ClickZ Live New York kicked off with a keynote from Randi Zuckerberg on the top trends in tech and new media that are influencing the minds and behaviors of modern consumers and gave insights on how to engage, convert, and delight consumers.
The new ClickZ Live conference series kicked off in New York this morning with a keynote from Randi Zuckerberg, chief executive of Zuckerberg Media and former director of market development for Facebook. The best way to reach an audience is through a good, quick laugh and Zuckerberg didn't disappoint during her introduction.
"I graduated from Harvard," she mused. "The only reason I say that is I have another sibling who didn't graduate."
Before diving into her 10 new media trends that are shaping the modern consumer, Zuckerberg took some time to reflect on her past days at Facebook. She explained that part of Facebook's success was from their strategy to take a slow, selective user base, instead of rolling out to the world at large. Facebook chose to wait until a community asked for it, so they knew it would be a success with that target group.
Before it was a buzzword, Facebook was crowdsourcing, getting input from their users in an effort to know what was needed. And by tapping into the talents of their user base, they translated Facebook into Spanish and French within 48 hours. During the Arab spring, it was translated into Farsi in 24 hours.
Zuckerberg also stressed Facebook's compulsion to put company culture in place immediately. Monthly Hackathons helped Facebook keep a cool, hacking culture in place so people would stay, even when the company grew to thousands of people. The all-night-long coding sessions helped change Zuckerberg's life through the creation of products like live comments during CNN election coverage and Facebook TV.
We all need to think like our company is a media company. Zuckerberg took the example of Red Bull, as the consumer packaged goods company competes with ESPN and other broadcast brands via live action sports and other live events like the Stratos jump.
Wearables are growing more and more; our technology now has the ability to collect data on every aspect of our lives. Zuckerberg mentioned the Nest thermostat and other smart devices for alarms, door locks, etc. that collect information and keep you up to date. She also predicts that automobiles will be the new developer platform over the next few years.
"The most valuable thing you have is your connections, your network," Zuckerberg said. A lot of brands are starting to take notice of how influential people are. For example, American Airlines offers access to the Admirals Club lounge for free if your Klout score is high enough, and Caesars Palace will give "points" for tweeting and posting to Facebook.
The age of testimonials and endorsements is changing. Sites like LiketoKnow.it provide hashtags so when you share a photo on Instagram, people can buy directly and give you a commission. And, Ellen's selfie at the Oscars was nothing more than a giant product placement for Samsung.
The Fear of Missing Out, especially with today's teens, is overwhelming. Zuckerberg suggests JOMO – the Joy of Missing Out - instead. Embrace it. Don't worry about what everyone is doing. Live in the moment.
New opportunities abound from 3-D printing. Be an inventor; be a maker, said Zuckerberg. Invent and create your own goods. But with all amazing opportunities in tech, we need to be careful to be prudent, she continued. Zuckerberg also discussed how designers are the new rock stars in the Valley, as they're so valuable to encourage better designs for technology.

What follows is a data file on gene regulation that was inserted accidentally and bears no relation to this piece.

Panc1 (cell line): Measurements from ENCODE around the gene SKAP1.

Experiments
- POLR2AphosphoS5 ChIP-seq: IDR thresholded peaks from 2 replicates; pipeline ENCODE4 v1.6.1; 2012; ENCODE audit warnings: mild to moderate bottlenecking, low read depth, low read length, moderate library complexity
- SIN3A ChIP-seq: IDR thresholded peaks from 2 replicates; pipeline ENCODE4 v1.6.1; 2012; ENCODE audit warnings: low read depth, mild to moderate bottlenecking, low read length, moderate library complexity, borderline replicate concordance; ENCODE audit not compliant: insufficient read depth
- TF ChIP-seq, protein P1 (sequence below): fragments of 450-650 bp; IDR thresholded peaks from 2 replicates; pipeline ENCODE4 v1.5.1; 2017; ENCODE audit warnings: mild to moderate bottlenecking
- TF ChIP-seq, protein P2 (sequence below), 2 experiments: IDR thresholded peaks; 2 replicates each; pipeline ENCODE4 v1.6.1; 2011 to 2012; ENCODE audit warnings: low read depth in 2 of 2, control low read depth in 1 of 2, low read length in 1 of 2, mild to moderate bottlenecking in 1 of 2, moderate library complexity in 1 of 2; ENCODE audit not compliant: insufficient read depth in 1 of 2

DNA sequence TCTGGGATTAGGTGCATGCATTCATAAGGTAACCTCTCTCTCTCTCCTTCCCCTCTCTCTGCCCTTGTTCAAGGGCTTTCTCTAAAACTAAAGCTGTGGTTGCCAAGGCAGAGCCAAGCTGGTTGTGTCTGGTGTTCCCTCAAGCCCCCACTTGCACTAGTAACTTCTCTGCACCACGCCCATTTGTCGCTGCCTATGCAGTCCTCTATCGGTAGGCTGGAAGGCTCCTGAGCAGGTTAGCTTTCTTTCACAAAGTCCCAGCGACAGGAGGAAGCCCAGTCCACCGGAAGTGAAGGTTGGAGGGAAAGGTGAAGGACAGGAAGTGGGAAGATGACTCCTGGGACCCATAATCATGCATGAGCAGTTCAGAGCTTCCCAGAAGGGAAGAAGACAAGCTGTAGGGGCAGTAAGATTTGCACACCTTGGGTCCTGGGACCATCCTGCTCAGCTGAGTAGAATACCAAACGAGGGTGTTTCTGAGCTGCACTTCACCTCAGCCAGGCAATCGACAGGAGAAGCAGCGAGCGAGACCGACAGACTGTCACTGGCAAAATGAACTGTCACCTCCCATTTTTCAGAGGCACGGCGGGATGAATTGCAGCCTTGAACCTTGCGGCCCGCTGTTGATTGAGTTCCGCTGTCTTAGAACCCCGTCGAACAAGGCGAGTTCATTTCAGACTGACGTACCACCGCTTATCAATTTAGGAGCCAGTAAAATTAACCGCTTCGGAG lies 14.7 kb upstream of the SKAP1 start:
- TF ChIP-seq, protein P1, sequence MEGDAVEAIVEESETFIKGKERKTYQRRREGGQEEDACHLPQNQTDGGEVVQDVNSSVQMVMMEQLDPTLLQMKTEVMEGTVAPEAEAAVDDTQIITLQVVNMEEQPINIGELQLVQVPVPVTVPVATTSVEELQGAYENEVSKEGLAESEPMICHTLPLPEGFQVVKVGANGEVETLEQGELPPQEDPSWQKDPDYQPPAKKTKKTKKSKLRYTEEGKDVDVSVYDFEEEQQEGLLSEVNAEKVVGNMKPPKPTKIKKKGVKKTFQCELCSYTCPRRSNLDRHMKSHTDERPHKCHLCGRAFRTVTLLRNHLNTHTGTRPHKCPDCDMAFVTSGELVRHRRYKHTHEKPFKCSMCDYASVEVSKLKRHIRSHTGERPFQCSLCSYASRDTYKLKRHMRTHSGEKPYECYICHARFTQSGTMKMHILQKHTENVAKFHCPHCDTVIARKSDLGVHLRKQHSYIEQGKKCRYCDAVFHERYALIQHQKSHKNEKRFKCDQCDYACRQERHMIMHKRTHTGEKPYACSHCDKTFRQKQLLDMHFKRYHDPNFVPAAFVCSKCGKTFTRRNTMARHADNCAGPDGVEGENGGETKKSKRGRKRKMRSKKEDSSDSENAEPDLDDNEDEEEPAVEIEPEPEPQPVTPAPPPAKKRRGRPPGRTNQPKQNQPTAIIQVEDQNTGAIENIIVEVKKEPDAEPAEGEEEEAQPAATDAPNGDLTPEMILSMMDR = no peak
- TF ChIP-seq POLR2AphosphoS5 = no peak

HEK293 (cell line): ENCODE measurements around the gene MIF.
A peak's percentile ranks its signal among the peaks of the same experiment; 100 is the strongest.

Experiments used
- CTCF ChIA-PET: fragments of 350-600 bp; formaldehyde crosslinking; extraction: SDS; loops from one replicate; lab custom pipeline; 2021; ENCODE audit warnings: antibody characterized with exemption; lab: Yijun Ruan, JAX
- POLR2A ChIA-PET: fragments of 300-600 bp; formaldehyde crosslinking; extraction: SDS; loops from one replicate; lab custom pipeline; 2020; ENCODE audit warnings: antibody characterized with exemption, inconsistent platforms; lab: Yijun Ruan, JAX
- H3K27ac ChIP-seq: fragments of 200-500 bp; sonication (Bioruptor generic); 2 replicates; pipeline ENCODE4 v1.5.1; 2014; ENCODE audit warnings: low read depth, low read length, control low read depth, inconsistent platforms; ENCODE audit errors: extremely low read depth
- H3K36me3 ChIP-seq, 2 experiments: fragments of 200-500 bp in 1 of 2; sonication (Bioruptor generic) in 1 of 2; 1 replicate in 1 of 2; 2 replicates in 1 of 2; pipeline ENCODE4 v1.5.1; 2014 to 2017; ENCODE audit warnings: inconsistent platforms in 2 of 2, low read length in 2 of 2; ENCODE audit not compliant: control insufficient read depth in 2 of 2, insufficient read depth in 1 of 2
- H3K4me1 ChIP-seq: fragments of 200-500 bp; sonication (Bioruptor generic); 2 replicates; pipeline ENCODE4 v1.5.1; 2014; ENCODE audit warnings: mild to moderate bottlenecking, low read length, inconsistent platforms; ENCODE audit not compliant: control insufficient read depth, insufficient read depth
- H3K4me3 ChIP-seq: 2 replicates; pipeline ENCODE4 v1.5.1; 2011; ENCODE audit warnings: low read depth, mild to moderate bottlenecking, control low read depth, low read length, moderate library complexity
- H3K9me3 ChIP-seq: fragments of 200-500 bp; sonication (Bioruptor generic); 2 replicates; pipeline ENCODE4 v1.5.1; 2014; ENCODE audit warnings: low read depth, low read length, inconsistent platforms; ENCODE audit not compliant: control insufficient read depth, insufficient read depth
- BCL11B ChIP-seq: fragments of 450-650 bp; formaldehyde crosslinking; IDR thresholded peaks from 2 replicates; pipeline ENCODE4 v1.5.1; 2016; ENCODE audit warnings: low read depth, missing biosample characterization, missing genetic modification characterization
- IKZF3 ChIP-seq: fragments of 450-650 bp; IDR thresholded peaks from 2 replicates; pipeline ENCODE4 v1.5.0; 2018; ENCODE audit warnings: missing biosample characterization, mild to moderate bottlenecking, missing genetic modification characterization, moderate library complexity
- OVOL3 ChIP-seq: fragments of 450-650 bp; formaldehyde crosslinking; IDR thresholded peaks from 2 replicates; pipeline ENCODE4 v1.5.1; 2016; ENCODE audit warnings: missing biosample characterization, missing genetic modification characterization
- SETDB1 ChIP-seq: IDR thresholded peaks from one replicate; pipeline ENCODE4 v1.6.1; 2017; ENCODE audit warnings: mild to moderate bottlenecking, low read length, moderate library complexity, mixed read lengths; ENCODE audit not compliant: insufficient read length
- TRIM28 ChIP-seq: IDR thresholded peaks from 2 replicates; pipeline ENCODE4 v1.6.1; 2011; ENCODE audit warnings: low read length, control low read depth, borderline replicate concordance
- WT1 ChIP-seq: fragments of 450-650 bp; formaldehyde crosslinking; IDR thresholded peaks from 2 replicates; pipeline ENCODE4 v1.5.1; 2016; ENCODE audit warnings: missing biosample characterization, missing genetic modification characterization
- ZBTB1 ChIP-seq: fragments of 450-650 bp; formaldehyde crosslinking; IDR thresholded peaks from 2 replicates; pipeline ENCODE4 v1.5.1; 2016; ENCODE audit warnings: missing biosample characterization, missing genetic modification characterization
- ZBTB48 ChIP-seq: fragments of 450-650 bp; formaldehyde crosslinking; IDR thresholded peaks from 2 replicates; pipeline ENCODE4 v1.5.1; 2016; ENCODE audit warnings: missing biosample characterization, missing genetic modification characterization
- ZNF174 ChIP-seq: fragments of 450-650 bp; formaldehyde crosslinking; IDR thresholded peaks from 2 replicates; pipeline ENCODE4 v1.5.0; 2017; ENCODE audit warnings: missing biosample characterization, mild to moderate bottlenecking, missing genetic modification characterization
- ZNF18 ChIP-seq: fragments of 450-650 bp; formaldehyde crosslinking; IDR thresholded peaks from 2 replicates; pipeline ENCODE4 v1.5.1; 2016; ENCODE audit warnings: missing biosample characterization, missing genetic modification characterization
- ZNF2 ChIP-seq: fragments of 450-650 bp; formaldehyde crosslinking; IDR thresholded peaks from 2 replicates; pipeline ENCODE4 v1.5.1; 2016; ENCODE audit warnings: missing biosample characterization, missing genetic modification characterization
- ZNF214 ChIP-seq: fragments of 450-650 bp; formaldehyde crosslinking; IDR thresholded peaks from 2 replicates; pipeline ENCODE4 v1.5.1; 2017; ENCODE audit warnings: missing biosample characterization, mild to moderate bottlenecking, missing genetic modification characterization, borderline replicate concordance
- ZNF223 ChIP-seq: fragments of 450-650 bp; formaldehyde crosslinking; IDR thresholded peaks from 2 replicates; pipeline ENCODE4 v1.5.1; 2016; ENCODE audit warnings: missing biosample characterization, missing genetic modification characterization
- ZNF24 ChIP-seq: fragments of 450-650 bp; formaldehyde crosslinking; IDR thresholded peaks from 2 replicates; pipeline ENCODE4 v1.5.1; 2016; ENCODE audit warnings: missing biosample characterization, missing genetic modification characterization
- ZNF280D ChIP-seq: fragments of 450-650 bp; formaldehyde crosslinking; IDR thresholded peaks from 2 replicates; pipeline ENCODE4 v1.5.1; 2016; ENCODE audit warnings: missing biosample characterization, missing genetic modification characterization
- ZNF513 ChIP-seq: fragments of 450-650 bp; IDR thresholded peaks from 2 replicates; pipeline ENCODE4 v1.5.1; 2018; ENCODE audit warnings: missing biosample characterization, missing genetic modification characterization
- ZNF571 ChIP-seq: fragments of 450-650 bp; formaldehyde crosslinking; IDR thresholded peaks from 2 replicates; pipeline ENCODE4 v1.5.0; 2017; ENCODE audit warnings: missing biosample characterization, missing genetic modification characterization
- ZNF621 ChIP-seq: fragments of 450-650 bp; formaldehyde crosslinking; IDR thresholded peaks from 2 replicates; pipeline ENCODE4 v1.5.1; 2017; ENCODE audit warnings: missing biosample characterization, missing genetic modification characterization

"Everything you do should be visual," Zuckerberg posited. "Every time you post everything, there should be an image because photos need no translation."
It used to be that we had mobile apps just for the sake of it. Then it was mobile for engagement. Now it's let's use mobile to get in and get out as fast as possible. A lot of the tech we're seeing is to make us get back out into our lives easily. For example, Starbucks, along will other restaurants, will soon let you pre-order, in order to make the in-store experience faster. And then there's the Zpritz app, which says it will help you read faster - at speeds of 1,000 words per minute.
Gamification is everywhere. Zuckerberg likes the Nike+ app, which updates her status on Facebook before a run. Then, when people like her "I'm going running" status, she gets a little cheer in her headphones while she's running. But doesn't just have to be applause; it can be simply the sound of zombies in your ears that motivates you to run faster.
With all of this tech, we need to be mindful of the impact it has on our lives and real-life relationships. The prevalence of technology has spawned "Digital Detox" trends in hotels and vacations and retreats.
Zuckerberg has implemented what she referred to as "Digital Shabbat" on Saturday mornings for her family. While it was hard to get started, everyone now appreciates the "just family" time for a few hours every morning. She also created Dotcomplicated.co – an online community and newsletter to help families keep digital at bay and has also authored a book (Dot Complicated: Untangling Our Wired Lives) on the topic.
A seasoned Web developer since 1993, Thom is a technical SEO and digital analytics veteran. Thom started his first Web consultancy, New York Web Works, in 1997 and never looked back. His current role as Director of Analytics at Acronym puts him on the forefront of analyzing websites of some of the biggest brands.
Part of the ClickZ Academy faculty, Thom has also taught for several well-respected colleges and universities. A ghost author of over a dozen technical training manuals, Thom has written for several industry blogs. He is a regular speaker at ClickZ Live events and is also a veteran of TEDx.
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October 13, 2015
1pm ET/ 10am PT
November 12, 2015